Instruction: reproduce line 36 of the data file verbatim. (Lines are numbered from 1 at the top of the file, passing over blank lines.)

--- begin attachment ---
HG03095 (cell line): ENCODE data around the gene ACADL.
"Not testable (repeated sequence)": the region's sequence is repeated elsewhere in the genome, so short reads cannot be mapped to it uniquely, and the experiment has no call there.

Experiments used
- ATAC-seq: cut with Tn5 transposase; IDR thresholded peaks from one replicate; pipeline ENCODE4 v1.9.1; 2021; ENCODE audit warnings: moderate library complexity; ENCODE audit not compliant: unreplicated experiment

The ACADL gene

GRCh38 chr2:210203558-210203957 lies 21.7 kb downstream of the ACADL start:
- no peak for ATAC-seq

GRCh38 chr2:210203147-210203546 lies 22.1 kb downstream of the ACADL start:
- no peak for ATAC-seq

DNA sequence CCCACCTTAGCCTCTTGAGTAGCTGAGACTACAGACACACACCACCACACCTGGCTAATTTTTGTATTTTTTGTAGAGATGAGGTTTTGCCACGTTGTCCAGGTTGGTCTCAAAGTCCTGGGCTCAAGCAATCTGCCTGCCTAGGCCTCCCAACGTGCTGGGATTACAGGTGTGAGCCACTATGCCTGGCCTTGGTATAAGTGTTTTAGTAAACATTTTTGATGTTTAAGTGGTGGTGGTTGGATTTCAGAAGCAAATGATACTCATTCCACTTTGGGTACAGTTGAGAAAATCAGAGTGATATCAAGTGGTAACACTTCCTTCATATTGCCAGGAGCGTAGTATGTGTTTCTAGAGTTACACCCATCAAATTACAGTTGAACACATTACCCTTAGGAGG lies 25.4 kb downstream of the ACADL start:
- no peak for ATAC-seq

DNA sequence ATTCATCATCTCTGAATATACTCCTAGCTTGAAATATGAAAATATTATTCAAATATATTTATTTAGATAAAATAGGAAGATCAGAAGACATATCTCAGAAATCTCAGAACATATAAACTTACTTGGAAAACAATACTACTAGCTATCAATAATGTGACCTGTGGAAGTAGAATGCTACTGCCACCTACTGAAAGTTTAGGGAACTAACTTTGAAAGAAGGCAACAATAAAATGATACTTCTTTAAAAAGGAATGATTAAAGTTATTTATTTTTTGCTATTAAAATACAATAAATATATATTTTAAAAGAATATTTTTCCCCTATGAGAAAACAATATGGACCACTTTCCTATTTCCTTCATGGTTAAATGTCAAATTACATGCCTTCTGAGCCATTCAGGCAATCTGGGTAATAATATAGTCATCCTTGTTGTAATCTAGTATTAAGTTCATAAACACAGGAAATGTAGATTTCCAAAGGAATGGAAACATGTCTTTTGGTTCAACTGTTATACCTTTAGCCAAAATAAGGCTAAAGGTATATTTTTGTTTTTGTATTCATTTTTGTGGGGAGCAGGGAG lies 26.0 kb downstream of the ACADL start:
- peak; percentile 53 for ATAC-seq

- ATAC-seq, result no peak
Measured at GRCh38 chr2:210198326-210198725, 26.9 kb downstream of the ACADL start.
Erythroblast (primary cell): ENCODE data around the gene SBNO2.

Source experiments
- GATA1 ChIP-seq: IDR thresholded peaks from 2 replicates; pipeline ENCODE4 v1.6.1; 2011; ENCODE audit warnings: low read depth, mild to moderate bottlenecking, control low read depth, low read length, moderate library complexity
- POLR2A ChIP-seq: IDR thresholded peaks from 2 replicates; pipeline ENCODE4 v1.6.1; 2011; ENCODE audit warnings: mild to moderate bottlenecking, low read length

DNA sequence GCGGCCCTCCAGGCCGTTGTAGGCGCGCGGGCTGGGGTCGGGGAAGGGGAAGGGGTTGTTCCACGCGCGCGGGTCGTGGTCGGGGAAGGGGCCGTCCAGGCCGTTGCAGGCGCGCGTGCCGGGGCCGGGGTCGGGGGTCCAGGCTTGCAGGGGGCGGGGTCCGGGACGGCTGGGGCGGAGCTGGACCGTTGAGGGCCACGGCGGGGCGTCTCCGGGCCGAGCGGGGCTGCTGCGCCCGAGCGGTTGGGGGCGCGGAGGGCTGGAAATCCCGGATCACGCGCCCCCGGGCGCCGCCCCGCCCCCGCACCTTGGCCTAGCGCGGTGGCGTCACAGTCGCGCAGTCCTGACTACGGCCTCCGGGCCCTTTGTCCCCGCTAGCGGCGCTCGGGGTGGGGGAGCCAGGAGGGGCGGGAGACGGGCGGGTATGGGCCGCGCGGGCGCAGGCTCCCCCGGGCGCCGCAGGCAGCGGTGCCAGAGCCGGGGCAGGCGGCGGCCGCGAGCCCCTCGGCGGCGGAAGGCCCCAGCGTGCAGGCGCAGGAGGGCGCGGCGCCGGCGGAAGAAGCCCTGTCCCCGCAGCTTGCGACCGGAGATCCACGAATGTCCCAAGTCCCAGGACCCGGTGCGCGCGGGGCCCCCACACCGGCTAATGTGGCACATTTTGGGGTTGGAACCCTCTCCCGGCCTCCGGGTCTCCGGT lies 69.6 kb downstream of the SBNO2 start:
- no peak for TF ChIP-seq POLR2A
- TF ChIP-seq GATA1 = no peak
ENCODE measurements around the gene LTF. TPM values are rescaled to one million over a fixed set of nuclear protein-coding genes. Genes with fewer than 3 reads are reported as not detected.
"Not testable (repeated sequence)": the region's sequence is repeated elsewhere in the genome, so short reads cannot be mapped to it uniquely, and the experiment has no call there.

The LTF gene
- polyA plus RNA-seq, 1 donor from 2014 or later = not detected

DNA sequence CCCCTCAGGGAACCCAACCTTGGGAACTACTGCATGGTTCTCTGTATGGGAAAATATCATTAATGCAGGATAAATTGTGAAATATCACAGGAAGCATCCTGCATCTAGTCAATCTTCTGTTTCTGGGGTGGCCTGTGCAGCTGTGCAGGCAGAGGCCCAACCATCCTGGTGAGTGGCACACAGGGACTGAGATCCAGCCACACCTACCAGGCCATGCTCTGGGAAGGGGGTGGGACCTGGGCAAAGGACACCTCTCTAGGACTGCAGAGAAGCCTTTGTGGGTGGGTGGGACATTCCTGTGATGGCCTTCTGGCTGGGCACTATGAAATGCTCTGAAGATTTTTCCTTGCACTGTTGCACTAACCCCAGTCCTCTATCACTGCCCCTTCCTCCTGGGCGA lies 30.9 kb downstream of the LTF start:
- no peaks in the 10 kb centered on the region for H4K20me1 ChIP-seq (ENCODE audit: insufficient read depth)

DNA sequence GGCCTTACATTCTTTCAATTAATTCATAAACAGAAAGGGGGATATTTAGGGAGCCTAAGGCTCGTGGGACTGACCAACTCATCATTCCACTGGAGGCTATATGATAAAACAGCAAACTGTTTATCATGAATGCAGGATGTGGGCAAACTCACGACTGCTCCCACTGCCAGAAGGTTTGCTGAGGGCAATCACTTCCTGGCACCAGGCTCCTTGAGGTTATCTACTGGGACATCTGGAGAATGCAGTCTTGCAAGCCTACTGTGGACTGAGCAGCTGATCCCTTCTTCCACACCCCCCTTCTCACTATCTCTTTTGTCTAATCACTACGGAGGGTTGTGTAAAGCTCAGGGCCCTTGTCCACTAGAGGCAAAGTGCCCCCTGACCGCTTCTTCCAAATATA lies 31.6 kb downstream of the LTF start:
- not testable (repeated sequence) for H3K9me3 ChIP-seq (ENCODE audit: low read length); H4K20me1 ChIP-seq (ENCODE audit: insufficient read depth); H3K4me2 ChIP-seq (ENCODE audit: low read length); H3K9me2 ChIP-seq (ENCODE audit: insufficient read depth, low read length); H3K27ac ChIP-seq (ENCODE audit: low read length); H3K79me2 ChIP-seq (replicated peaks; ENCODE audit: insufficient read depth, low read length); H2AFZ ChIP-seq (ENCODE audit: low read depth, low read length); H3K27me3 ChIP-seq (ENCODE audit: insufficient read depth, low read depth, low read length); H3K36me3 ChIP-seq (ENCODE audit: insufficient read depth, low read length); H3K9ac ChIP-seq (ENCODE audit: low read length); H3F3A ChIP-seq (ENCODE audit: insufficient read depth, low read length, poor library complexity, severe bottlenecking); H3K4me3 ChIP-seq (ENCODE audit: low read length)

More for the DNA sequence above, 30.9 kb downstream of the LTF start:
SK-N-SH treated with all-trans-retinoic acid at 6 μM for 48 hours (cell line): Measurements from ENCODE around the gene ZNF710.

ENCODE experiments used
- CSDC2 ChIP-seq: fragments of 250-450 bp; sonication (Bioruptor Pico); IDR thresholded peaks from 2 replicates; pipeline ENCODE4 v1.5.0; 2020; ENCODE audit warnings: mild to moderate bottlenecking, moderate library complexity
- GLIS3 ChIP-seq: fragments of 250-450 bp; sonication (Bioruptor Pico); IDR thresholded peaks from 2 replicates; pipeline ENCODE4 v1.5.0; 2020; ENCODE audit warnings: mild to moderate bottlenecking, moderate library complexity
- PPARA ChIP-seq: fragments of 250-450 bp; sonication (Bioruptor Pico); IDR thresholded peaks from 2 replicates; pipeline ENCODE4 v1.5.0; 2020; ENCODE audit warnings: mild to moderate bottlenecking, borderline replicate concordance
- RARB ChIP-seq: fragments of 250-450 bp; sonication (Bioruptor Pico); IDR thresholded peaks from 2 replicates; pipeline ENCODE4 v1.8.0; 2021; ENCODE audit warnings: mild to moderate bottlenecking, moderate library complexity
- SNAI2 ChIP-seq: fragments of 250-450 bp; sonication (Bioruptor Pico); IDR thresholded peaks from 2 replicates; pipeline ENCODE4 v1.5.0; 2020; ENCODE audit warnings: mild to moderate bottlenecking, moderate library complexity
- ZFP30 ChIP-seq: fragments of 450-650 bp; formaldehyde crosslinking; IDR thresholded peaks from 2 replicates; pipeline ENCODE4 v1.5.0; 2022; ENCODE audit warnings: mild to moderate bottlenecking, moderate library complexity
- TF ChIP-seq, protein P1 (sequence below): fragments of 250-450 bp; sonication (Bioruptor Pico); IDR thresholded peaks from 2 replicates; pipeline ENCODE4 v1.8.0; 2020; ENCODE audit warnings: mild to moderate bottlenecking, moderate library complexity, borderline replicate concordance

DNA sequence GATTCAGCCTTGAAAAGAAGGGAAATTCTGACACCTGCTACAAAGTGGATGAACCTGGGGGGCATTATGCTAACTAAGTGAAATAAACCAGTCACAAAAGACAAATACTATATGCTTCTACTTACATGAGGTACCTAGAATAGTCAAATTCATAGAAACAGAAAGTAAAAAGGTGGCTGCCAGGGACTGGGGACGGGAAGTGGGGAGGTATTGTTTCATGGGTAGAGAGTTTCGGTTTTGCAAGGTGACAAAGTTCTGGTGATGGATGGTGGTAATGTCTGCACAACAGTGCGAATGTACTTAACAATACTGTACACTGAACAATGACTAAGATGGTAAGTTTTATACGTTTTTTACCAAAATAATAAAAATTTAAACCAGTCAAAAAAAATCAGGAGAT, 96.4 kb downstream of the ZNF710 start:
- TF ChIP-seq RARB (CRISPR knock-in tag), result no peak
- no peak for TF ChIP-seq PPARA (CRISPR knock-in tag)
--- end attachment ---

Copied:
- PPARA ChIP-seq: fragments of 250-450 bp; sonication (Bioruptor Pico); IDR thresholded peaks from 2 replicates; pipeline ENCODE4 v1.5.0; 2020; ENCODE audit warnings: mild to moderate bottlenecking, borderline replicate concordance